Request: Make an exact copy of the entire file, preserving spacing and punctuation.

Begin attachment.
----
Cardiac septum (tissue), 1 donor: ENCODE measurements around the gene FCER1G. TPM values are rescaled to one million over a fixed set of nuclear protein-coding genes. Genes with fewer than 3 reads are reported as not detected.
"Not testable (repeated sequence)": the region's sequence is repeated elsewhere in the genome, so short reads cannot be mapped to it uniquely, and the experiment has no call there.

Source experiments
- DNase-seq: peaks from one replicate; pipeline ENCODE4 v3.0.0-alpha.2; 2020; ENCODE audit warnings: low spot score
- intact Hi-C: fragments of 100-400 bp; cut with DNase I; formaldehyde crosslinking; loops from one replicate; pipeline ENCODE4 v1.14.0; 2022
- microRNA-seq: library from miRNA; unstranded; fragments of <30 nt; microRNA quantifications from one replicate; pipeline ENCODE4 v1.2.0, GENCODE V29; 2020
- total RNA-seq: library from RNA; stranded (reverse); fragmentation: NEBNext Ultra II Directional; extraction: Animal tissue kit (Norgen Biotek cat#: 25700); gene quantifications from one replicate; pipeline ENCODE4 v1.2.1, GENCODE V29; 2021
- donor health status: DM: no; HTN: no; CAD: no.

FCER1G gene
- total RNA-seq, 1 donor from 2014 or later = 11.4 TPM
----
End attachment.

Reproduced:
Cardiac septum (tissue), 1 donor: ENCODE measurements around the gene FCER1G. TPM values are rescaled to one million over a fixed set of nuclear protein-coding genes. Genes with fewer than 3 reads are reported as not detected.
"Not testable (repeated sequence)": the region's sequence is repeated elsewhere in the genome, so short reads cannot be mapped to it uniquely, and the experiment has no call there.

Source experiments
- DNase-seq: peaks from one replicate; pipeline ENCODE4 v3.0.0-alpha.2; 2020; ENCODE audit warnings: low spot score
- intact Hi-C: fragments of 100-400 bp; cut with DNase I; formaldehyde crosslinking; loops from one replicate; pipeline ENCODE4 v1.14.0; 2022
- microRNA-seq: library from miRNA; unstranded; fragments of <30 nt; microRNA quantifications from one replicate; pipeline ENCODE4 v1.2.0, GENCODE V29; 2020
- total RNA-seq: library from RNA; stranded (reverse); fragmentation: NEBNext Ultra II Directional; extraction: Animal tissue kit (Norgen Biotek cat#: 25700); gene quantifications from one replicate; pipeline ENCODE4 v1.2.1, GENCODE V29; 2021
- donor health status: DM: no; HTN: no; CAD: no.

FCER1G gene
- total RNA-seq, 1 donor from 2014 or later = 11.4 TPM